By Cindy Foster

When Credit Is Due

UNM Health Sciences Program Helps Low-Income Patients Claim Tax Refunds

The correlation between poverty and ill health has long been clear, and financial difficulties can place generations of families at risk.

The University of New Mexico Health Sciences Center Office of Community Health recently was awarded a three-year, $450,000 U.S. Department of Health and Human Services Office for Minority Health grant to train frontline community health workers and medical assistants to screen clients and patients for eligibility for Earned Income Tax Credit (EITC) in screening indigent clients for this tax refund eligibility.

Research shows financial hardship is a risk factor for adverse childhood experiences (ACEs) and the new program provides training for health care workers to help families –many of whom may not know they are eligible - receive their EITC benefits.

The department’s Community Health Workers Initiatives Operations Director Venice Ceballos is leading the program with support from Anna Goodwin who has special expertise in tax preparation.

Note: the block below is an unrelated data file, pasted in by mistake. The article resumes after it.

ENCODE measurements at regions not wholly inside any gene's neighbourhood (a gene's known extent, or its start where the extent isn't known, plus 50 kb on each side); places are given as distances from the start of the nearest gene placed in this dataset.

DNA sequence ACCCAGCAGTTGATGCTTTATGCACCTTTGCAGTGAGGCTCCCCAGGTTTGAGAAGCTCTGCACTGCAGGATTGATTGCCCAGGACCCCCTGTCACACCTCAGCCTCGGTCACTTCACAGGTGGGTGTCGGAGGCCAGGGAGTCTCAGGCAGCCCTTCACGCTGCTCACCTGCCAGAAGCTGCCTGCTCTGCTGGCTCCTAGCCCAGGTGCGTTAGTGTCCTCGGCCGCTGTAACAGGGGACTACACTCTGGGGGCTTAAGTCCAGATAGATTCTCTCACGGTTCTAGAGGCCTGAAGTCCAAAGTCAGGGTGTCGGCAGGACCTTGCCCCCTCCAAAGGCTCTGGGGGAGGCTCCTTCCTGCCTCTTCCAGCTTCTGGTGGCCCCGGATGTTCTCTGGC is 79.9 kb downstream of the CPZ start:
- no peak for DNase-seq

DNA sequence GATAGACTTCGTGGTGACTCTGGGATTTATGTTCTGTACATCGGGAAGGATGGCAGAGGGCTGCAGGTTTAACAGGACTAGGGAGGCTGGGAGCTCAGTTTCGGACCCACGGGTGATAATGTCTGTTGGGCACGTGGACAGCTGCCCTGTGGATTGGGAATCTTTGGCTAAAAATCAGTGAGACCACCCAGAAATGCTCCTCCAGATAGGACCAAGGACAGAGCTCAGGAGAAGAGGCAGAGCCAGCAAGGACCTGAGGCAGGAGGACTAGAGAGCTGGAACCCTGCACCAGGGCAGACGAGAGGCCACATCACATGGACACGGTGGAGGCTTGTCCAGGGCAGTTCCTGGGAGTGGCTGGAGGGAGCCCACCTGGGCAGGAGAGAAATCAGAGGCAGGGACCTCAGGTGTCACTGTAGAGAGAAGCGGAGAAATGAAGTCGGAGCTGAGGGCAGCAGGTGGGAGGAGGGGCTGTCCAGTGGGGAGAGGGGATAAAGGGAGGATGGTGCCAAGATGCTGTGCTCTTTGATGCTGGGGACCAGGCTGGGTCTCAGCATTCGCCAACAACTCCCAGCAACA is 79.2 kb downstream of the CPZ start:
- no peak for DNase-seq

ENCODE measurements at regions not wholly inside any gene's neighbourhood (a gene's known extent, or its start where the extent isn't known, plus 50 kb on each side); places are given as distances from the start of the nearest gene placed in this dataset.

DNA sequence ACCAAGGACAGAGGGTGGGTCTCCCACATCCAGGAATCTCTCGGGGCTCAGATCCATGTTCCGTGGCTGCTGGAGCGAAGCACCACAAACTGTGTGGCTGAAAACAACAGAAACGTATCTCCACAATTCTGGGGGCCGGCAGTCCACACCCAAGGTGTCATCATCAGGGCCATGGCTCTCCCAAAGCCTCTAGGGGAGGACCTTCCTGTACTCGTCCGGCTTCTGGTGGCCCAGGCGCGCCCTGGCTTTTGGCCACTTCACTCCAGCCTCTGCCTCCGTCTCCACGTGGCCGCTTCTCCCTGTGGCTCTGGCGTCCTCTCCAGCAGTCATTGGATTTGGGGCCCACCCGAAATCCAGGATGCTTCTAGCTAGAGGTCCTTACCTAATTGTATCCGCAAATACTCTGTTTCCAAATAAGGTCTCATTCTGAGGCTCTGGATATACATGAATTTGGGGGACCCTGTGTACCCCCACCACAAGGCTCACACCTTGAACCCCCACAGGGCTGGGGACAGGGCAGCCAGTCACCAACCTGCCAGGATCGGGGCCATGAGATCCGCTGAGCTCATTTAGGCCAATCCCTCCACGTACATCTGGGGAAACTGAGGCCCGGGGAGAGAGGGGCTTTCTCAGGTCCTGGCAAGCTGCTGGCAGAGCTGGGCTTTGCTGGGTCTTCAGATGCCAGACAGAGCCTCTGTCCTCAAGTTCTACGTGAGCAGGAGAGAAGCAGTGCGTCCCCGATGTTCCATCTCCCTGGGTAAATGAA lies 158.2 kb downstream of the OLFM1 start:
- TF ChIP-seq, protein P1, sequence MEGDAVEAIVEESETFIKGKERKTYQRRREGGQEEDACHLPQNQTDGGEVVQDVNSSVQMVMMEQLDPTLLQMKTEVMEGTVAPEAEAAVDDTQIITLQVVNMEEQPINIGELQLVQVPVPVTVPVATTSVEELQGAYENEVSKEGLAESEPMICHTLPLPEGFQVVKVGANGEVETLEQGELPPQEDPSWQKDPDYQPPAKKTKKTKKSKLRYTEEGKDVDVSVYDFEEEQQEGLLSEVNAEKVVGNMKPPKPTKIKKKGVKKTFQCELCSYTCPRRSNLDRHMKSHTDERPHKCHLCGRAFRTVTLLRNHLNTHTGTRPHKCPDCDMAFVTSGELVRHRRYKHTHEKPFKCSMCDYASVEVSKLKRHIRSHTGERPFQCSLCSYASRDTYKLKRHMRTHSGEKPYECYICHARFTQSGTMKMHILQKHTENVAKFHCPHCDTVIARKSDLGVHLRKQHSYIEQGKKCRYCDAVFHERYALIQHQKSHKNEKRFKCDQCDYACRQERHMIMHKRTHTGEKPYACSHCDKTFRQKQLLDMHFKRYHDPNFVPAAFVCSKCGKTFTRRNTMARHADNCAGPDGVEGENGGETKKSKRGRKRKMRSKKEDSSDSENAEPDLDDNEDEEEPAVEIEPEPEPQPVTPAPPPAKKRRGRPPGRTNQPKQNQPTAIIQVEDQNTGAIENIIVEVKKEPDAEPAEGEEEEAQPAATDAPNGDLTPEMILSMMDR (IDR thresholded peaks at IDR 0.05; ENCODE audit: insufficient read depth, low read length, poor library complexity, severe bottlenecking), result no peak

“The grant allows us to train staff at many organizations to help their patients or clients obtain these benefits,” says Art Kaufman MD, professor in the UNM Department of Family & Community Medicine and vice president for Community Health.

The model was developed from a successful pilot program launched in April 2020 in response to the COVID-19 pandemic. Initially, the goal was to assist clients applying for the COVID Economic Impact Payments.  In doing so, the project team discovered a significant percentage of clients had not filed taxes and were unaware of EITC benefits, leaving funds that could benefit both low-income families and the New Mexico economy were left unclaimed.

 “During the pilot, we were able to screen more than 60 clients and refer them to free tax preparation services, resulting in receipt of over $86,000 in EITC claims,” Goodwin says.

“Our model of EITC screening and referral provides a network of support that can make the crucial difference as to whether a family can avoid eviction, or repossession of a car, or feed a family adequately. EITC checks average $2,500 for those who qualify for the tax credits, which is even larger than federal ‘COVID Stimulus Checks,’” Kaufman says.

The grant allows for training of partner agency personnel as well. Participating safety net organizations include UNM Hospital, First Choice Community Healthcare and the Pathways Program.

​“We believe this model can change the way that EITC outreach and education are conducted in New Mexico and we believe this model can be effective across the country,” says Janet Page-Reeves, PhD, an associate professor in the Department of Family & Community Medicine and director of research for the Office for Community Health.


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